Although GPS is not always exact, it does give officials an idea of how long an individual may have been at a particular location or how close he or she was to a criminal incident, said Brian Moran, Veridian's program manager for VeriTracks. But because GPS is a line-of-sight technology, a signal can be lost when individuals enter a building or "urban canyons," he said. In that case, the device records the time it is disconnected, but automatically re-establishes contact with the satellite when it can.
Moran said public safety officials receive e-mail summaries every morning of specific criminal incidents, parolees who were near the crime scene and how long they were there. The e-mail also provides authorized law enforcement officers a direct link to a secure Web site that describes the incident in detail, including the primary offense, reporting agency, incident and case numbers. A map shows the incident's location and the parolee's proximity. Users can also search the Web site and, for example, find other parolees within 100 feet of the incident. They can also view photos of parolees.
But Moran cautioned that crime incident reporting is not always exact and just because a parolee was near a scene, it doesn't mean he or she committed a crime. The data the system generates is not considered prima facie evidence to convict someone, he said, and it's incumbent on law enforcement to investigate a case.
Moran said technology advances would likely come as the size of GPS devices reduce and the system's business intelligence improves. Many states and law enforcement agencies have expressed interest in the system, he added.
Eslinger said that funding might be one barrier for municipalities, but advocates say the system saves money. In Seminole County, it costs $48 a day to keep someone in jail. But judges there are requiring the criminals to pay for the system at about $6 a day. Eslinger said there has been 100 percent compliance so far, but if an individual is unable to pay, the county would utilize inmate welfare or trust funds.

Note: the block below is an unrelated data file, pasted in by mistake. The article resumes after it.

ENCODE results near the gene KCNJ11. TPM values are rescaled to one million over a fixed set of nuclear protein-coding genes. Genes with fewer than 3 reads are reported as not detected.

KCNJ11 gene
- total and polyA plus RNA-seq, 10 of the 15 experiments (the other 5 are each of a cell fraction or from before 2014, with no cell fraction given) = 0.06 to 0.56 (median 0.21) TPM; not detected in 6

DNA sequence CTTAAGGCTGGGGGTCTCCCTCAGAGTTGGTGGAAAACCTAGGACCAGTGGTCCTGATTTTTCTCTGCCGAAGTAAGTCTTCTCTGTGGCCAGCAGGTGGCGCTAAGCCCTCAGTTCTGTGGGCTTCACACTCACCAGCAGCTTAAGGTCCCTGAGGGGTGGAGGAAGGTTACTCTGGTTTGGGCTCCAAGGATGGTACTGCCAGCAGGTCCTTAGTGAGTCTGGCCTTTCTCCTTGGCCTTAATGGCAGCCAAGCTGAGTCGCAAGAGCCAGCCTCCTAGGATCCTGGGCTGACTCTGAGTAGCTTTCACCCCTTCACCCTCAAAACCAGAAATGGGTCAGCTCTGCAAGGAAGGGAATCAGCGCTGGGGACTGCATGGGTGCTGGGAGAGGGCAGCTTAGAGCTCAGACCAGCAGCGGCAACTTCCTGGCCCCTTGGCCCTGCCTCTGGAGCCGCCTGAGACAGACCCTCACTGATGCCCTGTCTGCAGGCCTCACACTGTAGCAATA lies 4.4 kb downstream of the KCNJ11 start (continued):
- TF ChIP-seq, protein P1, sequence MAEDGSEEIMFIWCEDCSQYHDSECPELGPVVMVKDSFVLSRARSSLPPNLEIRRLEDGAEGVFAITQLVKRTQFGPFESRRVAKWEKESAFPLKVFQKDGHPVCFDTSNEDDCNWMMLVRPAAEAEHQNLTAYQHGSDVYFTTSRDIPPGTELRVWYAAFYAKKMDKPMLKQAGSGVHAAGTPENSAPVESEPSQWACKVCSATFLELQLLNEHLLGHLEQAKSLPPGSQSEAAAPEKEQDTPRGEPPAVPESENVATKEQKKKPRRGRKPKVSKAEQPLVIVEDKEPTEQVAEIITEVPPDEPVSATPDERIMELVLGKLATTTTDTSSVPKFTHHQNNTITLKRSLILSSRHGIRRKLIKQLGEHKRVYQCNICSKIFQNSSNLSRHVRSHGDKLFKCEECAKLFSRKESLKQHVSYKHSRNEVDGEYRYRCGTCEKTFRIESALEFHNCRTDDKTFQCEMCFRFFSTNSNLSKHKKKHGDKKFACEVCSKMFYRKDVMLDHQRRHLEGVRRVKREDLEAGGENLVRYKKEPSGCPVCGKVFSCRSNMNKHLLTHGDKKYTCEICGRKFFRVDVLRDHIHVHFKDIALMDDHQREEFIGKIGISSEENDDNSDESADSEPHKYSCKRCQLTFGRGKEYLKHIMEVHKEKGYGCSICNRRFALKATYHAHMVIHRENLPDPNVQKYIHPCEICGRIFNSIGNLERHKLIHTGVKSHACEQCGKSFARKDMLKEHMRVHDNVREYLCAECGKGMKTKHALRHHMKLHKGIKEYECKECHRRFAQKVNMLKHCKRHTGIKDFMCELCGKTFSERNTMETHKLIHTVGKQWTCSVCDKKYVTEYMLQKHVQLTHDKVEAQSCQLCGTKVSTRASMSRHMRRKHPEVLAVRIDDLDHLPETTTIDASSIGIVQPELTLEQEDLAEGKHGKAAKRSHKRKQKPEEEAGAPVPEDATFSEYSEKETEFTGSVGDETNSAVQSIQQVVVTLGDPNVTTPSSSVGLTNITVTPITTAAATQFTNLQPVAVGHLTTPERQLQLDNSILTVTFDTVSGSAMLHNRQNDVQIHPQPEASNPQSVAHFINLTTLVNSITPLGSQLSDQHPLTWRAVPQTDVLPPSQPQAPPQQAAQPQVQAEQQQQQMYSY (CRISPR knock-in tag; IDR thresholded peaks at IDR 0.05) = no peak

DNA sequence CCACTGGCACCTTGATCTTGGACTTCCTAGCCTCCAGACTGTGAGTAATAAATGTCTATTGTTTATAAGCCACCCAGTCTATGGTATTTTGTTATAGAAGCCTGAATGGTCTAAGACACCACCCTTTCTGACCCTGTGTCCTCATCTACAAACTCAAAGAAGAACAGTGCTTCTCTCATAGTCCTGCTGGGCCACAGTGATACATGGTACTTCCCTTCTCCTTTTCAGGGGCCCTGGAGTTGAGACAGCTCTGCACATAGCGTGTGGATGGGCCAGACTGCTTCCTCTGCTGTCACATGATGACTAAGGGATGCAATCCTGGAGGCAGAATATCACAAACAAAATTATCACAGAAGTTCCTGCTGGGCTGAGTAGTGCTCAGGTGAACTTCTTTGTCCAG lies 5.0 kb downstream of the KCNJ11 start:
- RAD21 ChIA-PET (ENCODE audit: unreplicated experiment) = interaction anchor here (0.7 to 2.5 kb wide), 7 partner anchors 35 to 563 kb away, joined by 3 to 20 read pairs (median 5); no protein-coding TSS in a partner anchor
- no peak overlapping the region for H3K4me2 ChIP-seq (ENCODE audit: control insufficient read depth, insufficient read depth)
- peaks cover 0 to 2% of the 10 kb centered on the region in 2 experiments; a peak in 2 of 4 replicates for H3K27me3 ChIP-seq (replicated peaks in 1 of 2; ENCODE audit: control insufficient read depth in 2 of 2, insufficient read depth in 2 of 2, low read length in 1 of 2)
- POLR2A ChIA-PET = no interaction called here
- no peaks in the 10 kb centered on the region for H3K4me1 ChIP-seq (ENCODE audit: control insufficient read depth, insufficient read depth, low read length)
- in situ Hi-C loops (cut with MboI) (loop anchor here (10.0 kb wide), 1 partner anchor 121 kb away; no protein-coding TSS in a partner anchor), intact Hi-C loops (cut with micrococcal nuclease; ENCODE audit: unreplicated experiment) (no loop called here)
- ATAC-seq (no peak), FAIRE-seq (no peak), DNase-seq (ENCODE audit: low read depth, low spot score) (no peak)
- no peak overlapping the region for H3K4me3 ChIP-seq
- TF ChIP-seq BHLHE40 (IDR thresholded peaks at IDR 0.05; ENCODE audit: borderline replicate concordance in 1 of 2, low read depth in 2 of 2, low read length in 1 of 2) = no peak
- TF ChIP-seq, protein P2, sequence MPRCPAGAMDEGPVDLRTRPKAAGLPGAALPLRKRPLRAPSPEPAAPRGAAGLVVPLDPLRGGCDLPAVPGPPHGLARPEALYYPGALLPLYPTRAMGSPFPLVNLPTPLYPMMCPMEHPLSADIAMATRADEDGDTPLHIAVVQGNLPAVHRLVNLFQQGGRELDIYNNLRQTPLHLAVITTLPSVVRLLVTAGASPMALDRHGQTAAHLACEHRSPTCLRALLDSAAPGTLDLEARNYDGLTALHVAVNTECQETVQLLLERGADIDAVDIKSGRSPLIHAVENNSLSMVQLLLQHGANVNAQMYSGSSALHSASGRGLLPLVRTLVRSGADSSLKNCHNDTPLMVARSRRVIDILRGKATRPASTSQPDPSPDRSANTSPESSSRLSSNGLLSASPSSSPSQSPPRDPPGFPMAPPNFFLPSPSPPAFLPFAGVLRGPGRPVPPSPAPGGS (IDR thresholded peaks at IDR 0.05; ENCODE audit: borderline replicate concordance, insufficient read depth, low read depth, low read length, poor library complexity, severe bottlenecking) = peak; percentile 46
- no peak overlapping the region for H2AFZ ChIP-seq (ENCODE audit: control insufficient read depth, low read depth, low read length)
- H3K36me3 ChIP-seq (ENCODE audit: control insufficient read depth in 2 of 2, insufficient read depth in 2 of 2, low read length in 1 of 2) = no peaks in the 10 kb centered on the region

But Eslinger said he has high hopes for the system.
"There's been really two significant advancements technology-wise: DNA, how dramatically that has changed our business; and utilization of AFIS, which is the Automated Fingerprint Identification System," said the 24-year law enforcement veteran. "But this, I think, is certainly the third that can change the way police police."
With VeriTracks, a parolee is outfitted with a tamper-resistant ankle bracelet electronically tethered to a Global Positioning System device the size of a cell-phone fastened to the individual's belt.
At the end of the day, the parolee places the device into a cradle that downloads data into the system, which is hosted by Veridian Corp. Parole officials can passively or actively monitor a parolee. With passive monitoring, officials view the data the next day. With active monitoring, a parolee's whereabouts can be viewed in real time, something that would be used only for high-risk offenders. But Veridian officials estimate only 10 percent would be monitored in this fashion.
According to Brian Moran, Veridian's program manager for VeriTracks, the device records an individual's latitude and longitude every minute. These track points appear as dots on a computerized map. A typical parolee, he said, records 1,400 track points per day.